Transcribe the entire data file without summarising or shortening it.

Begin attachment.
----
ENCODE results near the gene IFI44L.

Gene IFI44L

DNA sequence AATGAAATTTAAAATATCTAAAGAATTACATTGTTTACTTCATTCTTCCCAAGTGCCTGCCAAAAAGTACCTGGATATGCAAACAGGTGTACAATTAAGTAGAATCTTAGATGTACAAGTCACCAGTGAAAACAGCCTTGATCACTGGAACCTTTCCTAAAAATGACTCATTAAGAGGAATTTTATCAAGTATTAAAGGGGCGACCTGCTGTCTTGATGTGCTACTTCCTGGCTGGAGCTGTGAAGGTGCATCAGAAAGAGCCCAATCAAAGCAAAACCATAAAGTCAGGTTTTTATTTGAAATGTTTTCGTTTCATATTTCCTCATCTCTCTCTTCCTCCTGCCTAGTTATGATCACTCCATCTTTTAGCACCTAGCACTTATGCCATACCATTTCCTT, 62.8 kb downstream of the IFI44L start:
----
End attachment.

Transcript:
ENCODE results near the gene IFI44L.

Gene IFI44L

DNA sequence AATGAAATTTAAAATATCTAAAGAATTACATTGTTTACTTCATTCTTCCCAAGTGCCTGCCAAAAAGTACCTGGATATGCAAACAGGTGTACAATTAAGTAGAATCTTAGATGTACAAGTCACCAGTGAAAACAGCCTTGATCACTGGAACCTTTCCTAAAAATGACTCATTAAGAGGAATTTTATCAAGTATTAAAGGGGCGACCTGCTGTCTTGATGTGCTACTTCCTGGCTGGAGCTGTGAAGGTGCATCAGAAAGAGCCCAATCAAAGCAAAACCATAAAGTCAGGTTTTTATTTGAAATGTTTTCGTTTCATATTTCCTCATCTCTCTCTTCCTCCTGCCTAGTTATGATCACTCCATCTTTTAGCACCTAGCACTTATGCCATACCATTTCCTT, 62.8 kb downstream of the IFI44L start: